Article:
A historical exhibit titled "A Source of Light, Constant and Never-Fading" that emphasizes the strong relationship between the people of Kalaupapa and Hawaii's royal family, will be on display in the Ka'a'ike Building at the University of Hawaii Maui College from Wednesday to Dec. 6.
The chapter of the history of Kalaupapa not often told was developed by Ka 'Ohana O Kalaupapa, a nonprofit organization dedicated to honoring and remembering every individual who was sent to Kalaupapa for leprosy.
"The 'Ohana is so excited to bring this exhibit to (University of Hawaii) Maui College," said Clarence "Boogie" Kahilihiwa, a resident of Kalaupapa for more than 50 years and president of Ka 'Ohana O Kalaupapa. "This is a great opportunity to learn more about the history of Kalaupapa as told by the people themselves."
Molokai residents gathered around a panel when the historical exhibit about Kalaupapa, “A Source of Light, Constant and Never-Fading,” appeared at St. Damien Church in Kaunakakai earlier this year.
Photos courtesy of Ka ‘Ohana O Kalaupapa
A blessing will be held at 6 p.m. Wednesday, followed by a presentation, "Bringing The Families Home," by 'Ohana Coordinator Valerie Monson, who has been interviewing and writing about the people of Kalaupapa for nearly 25 years.
Monson also will lead walkthroughs of the exhibit on Saturday and Oct. 26 and Nov. 2, all beginning at 1 p.m. The public is invited; there is no charge.
Between 1866 and 1969, an estimated 8,000 people were taken from their families and sent to Kalaupapa because of Hawaii's leprosy isolation policies. About 5,200 of these individuals were sent to Kalaupapa prior to the annexation of Hawaii by the United States, approximately 97 percent of whom were Native Hawaiian, a news release about the exhibit said.
Members of the Hawaiian royal family were deeply moved by the situation facing so many of their "beloved people" who were sick. They visited Kalaupapa, read petitions, wrote letters, mourned friends who died and did what they could to make life better for those afflicted with the disease. Leprosy was not an abstract problem but a very real presence in their lives, the news release said.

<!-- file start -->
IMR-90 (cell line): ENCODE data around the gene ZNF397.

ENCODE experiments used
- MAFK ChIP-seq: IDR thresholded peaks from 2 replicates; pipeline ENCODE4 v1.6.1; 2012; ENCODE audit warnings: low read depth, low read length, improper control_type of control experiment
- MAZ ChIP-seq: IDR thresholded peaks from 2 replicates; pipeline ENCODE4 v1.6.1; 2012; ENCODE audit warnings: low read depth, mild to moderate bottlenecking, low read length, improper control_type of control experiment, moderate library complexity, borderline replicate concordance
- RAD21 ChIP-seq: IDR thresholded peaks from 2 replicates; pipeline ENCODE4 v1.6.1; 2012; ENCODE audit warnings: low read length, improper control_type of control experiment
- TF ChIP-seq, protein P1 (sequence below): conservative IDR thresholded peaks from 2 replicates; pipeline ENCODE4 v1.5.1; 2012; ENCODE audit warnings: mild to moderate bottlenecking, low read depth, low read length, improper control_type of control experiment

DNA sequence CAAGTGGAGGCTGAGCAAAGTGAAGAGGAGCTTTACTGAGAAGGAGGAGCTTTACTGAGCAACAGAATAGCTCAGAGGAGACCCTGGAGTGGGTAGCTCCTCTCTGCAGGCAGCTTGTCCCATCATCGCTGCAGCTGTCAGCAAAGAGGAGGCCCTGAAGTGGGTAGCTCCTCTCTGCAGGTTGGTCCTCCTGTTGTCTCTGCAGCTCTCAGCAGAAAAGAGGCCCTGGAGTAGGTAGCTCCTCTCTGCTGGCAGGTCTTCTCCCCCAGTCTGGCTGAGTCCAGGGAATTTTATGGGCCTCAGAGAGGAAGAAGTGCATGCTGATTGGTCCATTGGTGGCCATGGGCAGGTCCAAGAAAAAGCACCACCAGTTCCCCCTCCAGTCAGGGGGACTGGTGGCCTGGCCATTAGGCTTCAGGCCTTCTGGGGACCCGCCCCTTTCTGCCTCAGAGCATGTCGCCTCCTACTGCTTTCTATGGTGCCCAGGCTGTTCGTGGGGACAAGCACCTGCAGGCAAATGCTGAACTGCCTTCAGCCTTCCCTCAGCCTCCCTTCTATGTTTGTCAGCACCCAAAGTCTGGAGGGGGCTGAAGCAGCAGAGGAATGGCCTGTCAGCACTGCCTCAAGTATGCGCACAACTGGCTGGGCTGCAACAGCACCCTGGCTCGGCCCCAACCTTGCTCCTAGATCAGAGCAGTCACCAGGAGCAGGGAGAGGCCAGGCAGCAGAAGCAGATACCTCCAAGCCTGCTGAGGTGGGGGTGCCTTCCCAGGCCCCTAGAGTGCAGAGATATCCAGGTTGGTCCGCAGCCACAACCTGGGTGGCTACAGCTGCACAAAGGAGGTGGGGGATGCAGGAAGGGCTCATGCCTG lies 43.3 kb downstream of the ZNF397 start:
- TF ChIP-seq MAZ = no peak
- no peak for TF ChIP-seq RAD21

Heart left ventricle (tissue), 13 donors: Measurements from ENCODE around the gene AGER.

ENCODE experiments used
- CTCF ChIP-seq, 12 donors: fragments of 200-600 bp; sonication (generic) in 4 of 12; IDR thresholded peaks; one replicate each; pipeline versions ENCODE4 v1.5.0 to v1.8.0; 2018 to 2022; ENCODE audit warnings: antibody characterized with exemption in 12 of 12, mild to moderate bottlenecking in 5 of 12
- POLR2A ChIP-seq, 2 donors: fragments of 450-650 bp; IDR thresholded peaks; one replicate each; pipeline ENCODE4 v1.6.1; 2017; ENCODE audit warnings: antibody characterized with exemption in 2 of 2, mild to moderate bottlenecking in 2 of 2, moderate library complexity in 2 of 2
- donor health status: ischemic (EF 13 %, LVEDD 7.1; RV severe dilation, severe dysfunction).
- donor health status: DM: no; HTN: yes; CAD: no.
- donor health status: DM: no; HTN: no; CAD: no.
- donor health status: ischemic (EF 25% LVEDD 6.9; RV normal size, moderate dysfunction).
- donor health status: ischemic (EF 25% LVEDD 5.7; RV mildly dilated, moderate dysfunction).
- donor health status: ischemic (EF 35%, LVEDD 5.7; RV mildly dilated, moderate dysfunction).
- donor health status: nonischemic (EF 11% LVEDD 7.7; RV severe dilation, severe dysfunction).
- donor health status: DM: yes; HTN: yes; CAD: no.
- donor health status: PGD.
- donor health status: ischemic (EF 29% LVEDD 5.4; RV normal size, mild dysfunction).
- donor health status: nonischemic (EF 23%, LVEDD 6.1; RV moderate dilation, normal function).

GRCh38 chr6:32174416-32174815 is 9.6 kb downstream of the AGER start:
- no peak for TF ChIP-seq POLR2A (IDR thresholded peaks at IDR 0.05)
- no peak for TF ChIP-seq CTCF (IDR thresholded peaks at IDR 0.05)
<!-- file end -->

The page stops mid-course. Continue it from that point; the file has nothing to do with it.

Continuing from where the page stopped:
At the same time, the people of Kalaupapa were a source of inspiration through their letters, actions, songs and poetry that reflected a deep love for their country and those who they looked to for support in their attempts to find justice and hope, the news release said.
The exhibit contains historical and contemporary photographs, excerpts from letters and petitions from the people of Kalaupapa together with the words of members of the royal family, including diary entries from Queen Lili'uokalani when one of her close friends, Kapoli Kamakau, was sent to Kalaupapa.
Many of the letters were originally written in Hawaiian. There also are panels devoted to the deep bonds that Father Damien and Mother Marianne - both now saints - formed with the people of Kalaupapa and the royal family.
The exhibit consists of 12 double-sided freestanding panels about 6 feet high and 3 feet wide.
With the appearance on Maui, the exhibit will have appeared on the six main Hawaiian Islands in the past year.
The exhibit will be available for viewing during the hours the Ka'a'aike Building is open: Mondays-Fridays, 8 a.m.-8 p.m.; Saturdays, 8 a.m.-2 p.m.
For more information, call (808) 984-3289.